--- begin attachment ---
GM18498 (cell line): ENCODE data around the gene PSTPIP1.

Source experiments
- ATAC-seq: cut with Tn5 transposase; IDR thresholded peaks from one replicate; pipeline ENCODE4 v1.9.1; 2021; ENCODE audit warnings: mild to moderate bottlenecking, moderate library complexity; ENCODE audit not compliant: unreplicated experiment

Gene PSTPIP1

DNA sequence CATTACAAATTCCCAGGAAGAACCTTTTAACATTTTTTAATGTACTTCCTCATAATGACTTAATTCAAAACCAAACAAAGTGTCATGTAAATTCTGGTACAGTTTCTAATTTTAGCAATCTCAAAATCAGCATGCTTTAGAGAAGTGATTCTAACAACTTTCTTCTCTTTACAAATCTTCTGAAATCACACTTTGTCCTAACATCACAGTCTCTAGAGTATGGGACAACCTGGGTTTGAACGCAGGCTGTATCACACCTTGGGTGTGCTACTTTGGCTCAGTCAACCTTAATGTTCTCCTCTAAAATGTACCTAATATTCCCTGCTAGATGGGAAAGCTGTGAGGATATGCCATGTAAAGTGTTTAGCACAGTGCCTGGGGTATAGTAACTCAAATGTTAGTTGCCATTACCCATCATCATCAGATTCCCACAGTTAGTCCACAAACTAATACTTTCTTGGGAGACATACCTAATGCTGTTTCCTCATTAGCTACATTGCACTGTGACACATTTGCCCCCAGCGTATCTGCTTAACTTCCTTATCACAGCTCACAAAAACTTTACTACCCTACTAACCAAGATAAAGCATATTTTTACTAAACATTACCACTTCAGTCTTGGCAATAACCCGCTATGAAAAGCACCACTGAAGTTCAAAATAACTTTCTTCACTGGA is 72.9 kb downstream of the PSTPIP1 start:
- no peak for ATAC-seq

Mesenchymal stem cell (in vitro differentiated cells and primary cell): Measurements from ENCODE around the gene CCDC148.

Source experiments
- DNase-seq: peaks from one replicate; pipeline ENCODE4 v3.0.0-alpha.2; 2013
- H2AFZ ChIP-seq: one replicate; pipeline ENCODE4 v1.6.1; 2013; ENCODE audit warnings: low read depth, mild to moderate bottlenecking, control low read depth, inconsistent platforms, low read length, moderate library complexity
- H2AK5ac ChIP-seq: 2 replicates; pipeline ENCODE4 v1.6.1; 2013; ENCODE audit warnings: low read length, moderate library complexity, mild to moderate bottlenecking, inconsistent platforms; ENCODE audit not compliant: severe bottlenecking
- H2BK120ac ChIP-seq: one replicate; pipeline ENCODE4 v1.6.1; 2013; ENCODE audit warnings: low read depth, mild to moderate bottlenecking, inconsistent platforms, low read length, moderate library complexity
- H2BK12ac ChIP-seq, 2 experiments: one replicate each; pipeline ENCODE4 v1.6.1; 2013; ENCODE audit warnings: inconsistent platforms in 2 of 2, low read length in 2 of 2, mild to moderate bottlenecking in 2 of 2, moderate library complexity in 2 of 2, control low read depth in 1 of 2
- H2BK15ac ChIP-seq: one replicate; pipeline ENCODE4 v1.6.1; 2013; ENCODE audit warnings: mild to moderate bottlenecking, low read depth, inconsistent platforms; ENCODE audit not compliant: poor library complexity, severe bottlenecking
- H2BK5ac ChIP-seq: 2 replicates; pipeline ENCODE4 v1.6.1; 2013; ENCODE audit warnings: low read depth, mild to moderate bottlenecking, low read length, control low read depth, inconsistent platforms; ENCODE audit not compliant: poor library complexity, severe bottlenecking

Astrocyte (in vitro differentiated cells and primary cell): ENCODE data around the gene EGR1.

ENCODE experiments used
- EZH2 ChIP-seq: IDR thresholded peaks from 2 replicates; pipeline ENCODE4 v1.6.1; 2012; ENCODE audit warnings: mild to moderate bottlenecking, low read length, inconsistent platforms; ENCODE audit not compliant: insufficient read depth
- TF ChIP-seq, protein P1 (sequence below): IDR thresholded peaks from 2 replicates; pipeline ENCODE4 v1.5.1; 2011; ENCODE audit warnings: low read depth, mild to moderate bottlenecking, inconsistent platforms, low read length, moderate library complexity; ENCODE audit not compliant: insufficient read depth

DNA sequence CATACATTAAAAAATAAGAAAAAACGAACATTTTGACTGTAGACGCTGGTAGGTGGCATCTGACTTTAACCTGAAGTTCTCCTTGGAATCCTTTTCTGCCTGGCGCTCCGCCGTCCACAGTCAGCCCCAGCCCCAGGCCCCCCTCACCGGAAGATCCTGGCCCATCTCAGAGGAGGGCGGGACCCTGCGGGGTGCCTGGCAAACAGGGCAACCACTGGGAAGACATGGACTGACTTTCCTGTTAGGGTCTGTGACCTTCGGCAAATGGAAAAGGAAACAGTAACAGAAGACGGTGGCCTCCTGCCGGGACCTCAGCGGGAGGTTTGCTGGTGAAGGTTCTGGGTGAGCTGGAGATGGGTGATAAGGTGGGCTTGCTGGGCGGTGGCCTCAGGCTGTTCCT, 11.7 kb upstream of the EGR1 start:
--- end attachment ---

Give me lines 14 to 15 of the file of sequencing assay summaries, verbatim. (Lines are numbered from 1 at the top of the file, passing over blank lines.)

- H2BK15ac ChIP-seq: one replicate; pipeline ENCODE4 v1.6.1; 2013; ENCODE audit warnings: mild to moderate bottlenecking, low read depth, inconsistent platforms; ENCODE audit not compliant: poor library complexity, severe bottlenecking
- H2BK5ac ChIP-seq: 2 replicates; pipeline ENCODE4 v1.6.1; 2013; ENCODE audit warnings: low read depth, mild to moderate bottlenecking, low read length, control low read depth, inconsistent platforms; ENCODE audit not compliant: poor library complexity, severe bottlenecking